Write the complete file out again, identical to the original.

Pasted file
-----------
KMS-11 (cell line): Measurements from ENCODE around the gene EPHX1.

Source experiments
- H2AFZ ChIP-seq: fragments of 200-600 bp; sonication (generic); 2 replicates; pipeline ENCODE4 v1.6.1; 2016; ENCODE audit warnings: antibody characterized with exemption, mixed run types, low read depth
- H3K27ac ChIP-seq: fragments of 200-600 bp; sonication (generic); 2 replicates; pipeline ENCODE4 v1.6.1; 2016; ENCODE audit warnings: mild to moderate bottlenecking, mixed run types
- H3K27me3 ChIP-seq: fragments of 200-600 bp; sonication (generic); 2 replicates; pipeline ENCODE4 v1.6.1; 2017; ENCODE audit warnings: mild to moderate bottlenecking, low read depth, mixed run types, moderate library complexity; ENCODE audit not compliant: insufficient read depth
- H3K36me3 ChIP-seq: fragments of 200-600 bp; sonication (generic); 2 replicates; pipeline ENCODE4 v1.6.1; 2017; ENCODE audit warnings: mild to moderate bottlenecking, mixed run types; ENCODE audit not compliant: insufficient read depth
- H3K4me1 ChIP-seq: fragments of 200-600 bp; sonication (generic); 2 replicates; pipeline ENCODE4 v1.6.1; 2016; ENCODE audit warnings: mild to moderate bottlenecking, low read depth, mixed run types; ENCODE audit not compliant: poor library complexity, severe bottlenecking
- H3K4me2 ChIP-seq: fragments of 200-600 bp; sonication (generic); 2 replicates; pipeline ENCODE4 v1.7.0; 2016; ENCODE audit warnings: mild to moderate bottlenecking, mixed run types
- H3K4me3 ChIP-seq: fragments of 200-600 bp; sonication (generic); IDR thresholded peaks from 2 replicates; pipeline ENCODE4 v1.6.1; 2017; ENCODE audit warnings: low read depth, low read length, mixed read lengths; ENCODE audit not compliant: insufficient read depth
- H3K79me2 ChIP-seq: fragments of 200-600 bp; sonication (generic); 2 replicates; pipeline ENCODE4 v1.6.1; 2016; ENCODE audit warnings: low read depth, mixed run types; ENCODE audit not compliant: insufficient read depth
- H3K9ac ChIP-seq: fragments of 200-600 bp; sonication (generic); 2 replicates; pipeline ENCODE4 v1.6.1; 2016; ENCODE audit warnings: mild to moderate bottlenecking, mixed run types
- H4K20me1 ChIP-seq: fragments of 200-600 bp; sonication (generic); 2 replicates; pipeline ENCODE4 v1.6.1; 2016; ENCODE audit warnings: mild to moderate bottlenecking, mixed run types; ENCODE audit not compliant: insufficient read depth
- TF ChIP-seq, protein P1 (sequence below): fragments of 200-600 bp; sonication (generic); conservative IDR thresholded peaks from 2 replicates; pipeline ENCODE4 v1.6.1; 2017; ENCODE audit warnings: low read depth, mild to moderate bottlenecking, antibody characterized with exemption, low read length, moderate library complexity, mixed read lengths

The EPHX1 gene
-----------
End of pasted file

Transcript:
KMS-11 (cell line): Measurements from ENCODE around the gene EPHX1.

Source experiments
- H2AFZ ChIP-seq: fragments of 200-600 bp; sonication (generic); 2 replicates; pipeline ENCODE4 v1.6.1; 2016; ENCODE audit warnings: antibody characterized with exemption, mixed run types, low read depth
- H3K27ac ChIP-seq: fragments of 200-600 bp; sonication (generic); 2 replicates; pipeline ENCODE4 v1.6.1; 2016; ENCODE audit warnings: mild to moderate bottlenecking, mixed run types
- H3K27me3 ChIP-seq: fragments of 200-600 bp; sonication (generic); 2 replicates; pipeline ENCODE4 v1.6.1; 2017; ENCODE audit warnings: mild to moderate bottlenecking, low read depth, mixed run types, moderate library complexity; ENCODE audit not compliant: insufficient read depth
- H3K36me3 ChIP-seq: fragments of 200-600 bp; sonication (generic); 2 replicates; pipeline ENCODE4 v1.6.1; 2017; ENCODE audit warnings: mild to moderate bottlenecking, mixed run types; ENCODE audit not compliant: insufficient read depth
- H3K4me1 ChIP-seq: fragments of 200-600 bp; sonication (generic); 2 replicates; pipeline ENCODE4 v1.6.1; 2016; ENCODE audit warnings: mild to moderate bottlenecking, low read depth, mixed run types; ENCODE audit not compliant: poor library complexity, severe bottlenecking
- H3K4me2 ChIP-seq: fragments of 200-600 bp; sonication (generic); 2 replicates; pipeline ENCODE4 v1.7.0; 2016; ENCODE audit warnings: mild to moderate bottlenecking, mixed run types
- H3K4me3 ChIP-seq: fragments of 200-600 bp; sonication (generic); IDR thresholded peaks from 2 replicates; pipeline ENCODE4 v1.6.1; 2017; ENCODE audit warnings: low read depth, low read length, mixed read lengths; ENCODE audit not compliant: insufficient read depth
- H3K79me2 ChIP-seq: fragments of 200-600 bp; sonication (generic); 2 replicates; pipeline ENCODE4 v1.6.1; 2016; ENCODE audit warnings: low read depth, mixed run types; ENCODE audit not compliant: insufficient read depth
- H3K9ac ChIP-seq: fragments of 200-600 bp; sonication (generic); 2 replicates; pipeline ENCODE4 v1.6.1; 2016; ENCODE audit warnings: mild to moderate bottlenecking, mixed run types
- H4K20me1 ChIP-seq: fragments of 200-600 bp; sonication (generic); 2 replicates; pipeline ENCODE4 v1.6.1; 2016; ENCODE audit warnings: mild to moderate bottlenecking, mixed run types; ENCODE audit not compliant: insufficient read depth
- TF ChIP-seq, protein P1 (sequence below): fragments of 200-600 bp; sonication (generic); conservative IDR thresholded peaks from 2 replicates; pipeline ENCODE4 v1.6.1; 2017; ENCODE audit warnings: low read depth, mild to moderate bottlenecking, antibody characterized with exemption, low read length, moderate library complexity, mixed read lengths

The EPHX1 gene